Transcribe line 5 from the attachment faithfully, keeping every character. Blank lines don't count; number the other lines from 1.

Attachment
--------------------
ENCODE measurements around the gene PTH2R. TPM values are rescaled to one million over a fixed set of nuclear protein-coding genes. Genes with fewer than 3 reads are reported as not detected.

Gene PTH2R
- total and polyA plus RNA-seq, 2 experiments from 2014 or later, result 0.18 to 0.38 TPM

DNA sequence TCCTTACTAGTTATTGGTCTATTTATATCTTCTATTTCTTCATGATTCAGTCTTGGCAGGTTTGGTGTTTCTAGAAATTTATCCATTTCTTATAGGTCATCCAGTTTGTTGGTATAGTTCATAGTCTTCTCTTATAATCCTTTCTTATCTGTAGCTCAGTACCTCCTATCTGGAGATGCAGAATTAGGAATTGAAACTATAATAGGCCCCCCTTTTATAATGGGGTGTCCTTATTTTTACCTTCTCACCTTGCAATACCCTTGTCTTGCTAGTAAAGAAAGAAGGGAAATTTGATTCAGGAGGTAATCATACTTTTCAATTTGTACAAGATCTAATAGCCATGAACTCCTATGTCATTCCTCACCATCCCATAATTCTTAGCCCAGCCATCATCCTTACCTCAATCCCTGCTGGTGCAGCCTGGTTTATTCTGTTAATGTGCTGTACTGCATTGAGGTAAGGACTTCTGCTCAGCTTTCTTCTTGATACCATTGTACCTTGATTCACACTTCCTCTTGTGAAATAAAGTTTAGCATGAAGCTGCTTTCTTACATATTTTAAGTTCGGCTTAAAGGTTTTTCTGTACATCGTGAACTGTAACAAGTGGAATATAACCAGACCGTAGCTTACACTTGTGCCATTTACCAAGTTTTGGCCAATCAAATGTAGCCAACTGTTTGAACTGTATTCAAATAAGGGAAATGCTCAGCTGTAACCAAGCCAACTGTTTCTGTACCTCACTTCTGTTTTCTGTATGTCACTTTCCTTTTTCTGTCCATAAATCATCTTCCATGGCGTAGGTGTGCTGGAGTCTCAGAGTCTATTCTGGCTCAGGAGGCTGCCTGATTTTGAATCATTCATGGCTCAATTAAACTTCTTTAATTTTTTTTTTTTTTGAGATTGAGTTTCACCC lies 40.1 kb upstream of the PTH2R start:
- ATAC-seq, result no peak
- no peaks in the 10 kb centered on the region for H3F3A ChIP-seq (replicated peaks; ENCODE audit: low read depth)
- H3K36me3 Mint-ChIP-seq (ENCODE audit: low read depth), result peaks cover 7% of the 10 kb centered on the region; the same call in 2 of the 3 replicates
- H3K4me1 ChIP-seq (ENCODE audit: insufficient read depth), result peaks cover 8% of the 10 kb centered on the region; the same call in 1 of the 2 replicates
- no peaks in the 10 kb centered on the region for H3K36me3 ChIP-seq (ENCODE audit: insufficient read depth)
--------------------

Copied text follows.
- ATAC-seq, result no peak